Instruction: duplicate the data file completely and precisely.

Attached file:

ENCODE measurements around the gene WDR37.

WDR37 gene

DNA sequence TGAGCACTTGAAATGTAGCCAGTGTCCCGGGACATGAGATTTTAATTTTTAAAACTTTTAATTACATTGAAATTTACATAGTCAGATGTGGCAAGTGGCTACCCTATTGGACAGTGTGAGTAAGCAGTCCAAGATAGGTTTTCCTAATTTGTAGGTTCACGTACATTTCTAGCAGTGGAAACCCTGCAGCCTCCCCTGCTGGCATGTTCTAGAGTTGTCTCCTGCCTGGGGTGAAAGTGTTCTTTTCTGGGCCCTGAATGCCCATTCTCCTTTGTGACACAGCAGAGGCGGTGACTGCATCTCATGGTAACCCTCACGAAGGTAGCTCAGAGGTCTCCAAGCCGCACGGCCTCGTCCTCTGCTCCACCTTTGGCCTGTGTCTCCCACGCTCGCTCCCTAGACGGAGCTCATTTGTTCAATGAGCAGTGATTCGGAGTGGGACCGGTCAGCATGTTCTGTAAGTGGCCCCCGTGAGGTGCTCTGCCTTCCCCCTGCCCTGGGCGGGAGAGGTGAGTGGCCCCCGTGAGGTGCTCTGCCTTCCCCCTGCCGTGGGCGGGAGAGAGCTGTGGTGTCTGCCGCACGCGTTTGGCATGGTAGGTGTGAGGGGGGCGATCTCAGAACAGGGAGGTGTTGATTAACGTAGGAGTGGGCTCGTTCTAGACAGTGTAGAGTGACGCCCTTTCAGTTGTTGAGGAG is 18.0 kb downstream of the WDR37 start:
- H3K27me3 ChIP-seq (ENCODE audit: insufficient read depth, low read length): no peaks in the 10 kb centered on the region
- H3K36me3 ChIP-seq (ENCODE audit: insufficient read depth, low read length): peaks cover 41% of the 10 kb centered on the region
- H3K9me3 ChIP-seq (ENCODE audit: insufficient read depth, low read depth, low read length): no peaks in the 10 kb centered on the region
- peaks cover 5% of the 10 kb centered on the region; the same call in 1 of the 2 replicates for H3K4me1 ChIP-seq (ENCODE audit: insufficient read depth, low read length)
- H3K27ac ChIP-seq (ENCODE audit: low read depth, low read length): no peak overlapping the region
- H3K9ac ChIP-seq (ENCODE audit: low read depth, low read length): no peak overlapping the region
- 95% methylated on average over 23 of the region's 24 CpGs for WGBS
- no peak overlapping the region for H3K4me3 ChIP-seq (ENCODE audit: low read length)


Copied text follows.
ENCODE measurements around the gene WDR37.

WDR37 gene

DNA sequence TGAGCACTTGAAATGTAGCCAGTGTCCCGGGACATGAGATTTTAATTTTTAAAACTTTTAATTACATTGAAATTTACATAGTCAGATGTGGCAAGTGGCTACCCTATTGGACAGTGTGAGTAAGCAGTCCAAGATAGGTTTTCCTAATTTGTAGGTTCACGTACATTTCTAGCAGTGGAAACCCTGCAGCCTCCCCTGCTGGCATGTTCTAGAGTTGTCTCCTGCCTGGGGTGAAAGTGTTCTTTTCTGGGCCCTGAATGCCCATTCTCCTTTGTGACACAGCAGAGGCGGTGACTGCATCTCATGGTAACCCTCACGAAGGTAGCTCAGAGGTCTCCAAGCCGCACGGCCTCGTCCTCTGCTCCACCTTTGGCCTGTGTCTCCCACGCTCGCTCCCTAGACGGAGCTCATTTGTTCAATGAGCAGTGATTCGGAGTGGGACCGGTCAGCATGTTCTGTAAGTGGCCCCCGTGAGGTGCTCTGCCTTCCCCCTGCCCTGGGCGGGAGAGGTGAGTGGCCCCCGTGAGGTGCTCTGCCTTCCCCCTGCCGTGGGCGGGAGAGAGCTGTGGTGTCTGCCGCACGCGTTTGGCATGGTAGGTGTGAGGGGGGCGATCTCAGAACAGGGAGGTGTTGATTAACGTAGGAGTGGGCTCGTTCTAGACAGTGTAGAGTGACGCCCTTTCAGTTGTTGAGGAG is 18.0 kb downstream of the WDR37 start:
- H3K27me3 ChIP-seq (ENCODE audit: insufficient read depth, low read length): no peaks in the 10 kb centered on the region
- H3K36me3 ChIP-seq (ENCODE audit: insufficient read depth, low read length): peaks cover 41% of the 10 kb centered on the region
- H3K9me3 ChIP-seq (ENCODE audit: insufficient read depth, low read depth, low read length): no peaks in the 10 kb centered on the region
- peaks cover 5% of the 10 kb centered on the region; the same call in 1 of the 2 replicates for H3K4me1 ChIP-seq (ENCODE audit: insufficient read depth, low read length)
- H3K27ac ChIP-seq (ENCODE audit: low read depth, low read length): no peak overlapping the region
- H3K9ac ChIP-seq (ENCODE audit: low read depth, low read length): no peak overlapping the region
- 95% methylated on average over 23 of the region's 24 CpGs for WGBS
- no peak overlapping the region for H3K4me3 ChIP-seq (ENCODE audit: low read length)